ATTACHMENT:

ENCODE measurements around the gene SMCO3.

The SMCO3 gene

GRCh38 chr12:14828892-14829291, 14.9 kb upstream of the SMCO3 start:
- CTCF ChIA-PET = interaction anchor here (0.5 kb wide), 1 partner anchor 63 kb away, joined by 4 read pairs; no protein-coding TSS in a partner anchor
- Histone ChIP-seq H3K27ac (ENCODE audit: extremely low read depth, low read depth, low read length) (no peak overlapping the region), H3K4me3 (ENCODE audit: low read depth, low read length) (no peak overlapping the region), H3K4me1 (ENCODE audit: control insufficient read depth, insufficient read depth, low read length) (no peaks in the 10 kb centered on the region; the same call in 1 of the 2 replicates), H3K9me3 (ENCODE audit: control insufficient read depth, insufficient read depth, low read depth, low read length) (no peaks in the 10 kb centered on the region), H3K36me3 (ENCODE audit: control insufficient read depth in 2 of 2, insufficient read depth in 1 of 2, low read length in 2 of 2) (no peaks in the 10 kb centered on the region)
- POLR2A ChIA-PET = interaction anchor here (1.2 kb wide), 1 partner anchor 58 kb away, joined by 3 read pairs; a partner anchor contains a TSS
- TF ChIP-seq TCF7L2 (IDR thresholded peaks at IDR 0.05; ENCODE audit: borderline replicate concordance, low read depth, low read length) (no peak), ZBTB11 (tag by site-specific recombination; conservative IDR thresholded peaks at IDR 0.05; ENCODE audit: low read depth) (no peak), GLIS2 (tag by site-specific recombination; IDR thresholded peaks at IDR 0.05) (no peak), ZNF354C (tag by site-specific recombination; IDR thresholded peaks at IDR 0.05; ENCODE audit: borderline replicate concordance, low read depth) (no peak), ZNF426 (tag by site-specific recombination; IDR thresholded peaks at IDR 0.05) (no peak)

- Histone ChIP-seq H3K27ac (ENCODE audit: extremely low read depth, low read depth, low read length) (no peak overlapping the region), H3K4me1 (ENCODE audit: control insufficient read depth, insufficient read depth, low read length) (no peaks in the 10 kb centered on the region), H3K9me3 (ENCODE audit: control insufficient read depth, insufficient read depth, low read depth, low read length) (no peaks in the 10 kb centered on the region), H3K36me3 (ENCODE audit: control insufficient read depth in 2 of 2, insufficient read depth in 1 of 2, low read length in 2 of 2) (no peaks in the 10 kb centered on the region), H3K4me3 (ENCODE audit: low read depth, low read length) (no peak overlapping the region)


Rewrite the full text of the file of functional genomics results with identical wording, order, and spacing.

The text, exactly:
ENCODE measurements around the gene SMCO3.

The SMCO3 gene

GRCh38 chr12:14828892-14829291, 14.9 kb upstream of the SMCO3 start:
- CTCF ChIA-PET = interaction anchor here (0.5 kb wide), 1 partner anchor 63 kb away, joined by 4 read pairs; no protein-coding TSS in a partner anchor
- Histone ChIP-seq H3K27ac (ENCODE audit: extremely low read depth, low read depth, low read length) (no peak overlapping the region), H3K4me3 (ENCODE audit: low read depth, low read length) (no peak overlapping the region), H3K4me1 (ENCODE audit: control insufficient read depth, insufficient read depth, low read length) (no peaks in the 10 kb centered on the region; the same call in 1 of the 2 replicates), H3K9me3 (ENCODE audit: control insufficient read depth, insufficient read depth, low read depth, low read length) (no peaks in the 10 kb centered on the region), H3K36me3 (ENCODE audit: control insufficient read depth in 2 of 2, insufficient read depth in 1 of 2, low read length in 2 of 2) (no peaks in the 10 kb centered on the region)
- POLR2A ChIA-PET = interaction anchor here (1.2 kb wide), 1 partner anchor 58 kb away, joined by 3 read pairs; a partner anchor contains a TSS
- TF ChIP-seq TCF7L2 (IDR thresholded peaks at IDR 0.05; ENCODE audit: borderline replicate concordance, low read depth, low read length) (no peak), ZBTB11 (tag by site-specific recombination; conservative IDR thresholded peaks at IDR 0.05; ENCODE audit: low read depth) (no peak), GLIS2 (tag by site-specific recombination; IDR thresholded peaks at IDR 0.05) (no peak), ZNF354C (tag by site-specific recombination; IDR thresholded peaks at IDR 0.05; ENCODE audit: borderline replicate concordance, low read depth) (no peak), ZNF426 (tag by site-specific recombination; IDR thresholded peaks at IDR 0.05) (no peak)

- Histone ChIP-seq H3K27ac (ENCODE audit: extremely low read depth, low read depth, low read length) (no peak overlapping the region), H3K4me1 (ENCODE audit: control insufficient read depth, insufficient read depth, low read length) (no peaks in the 10 kb centered on the region), H3K9me3 (ENCODE audit: control insufficient read depth, insufficient read depth, low read depth, low read length) (no peaks in the 10 kb centered on the region), H3K36me3 (ENCODE audit: control insufficient read depth in 2 of 2, insufficient read depth in 1 of 2, low read length in 2 of 2) (no peaks in the 10 kb centered on the region), H3K4me3 (ENCODE audit: low read depth, low read length) (no peak overlapping the region)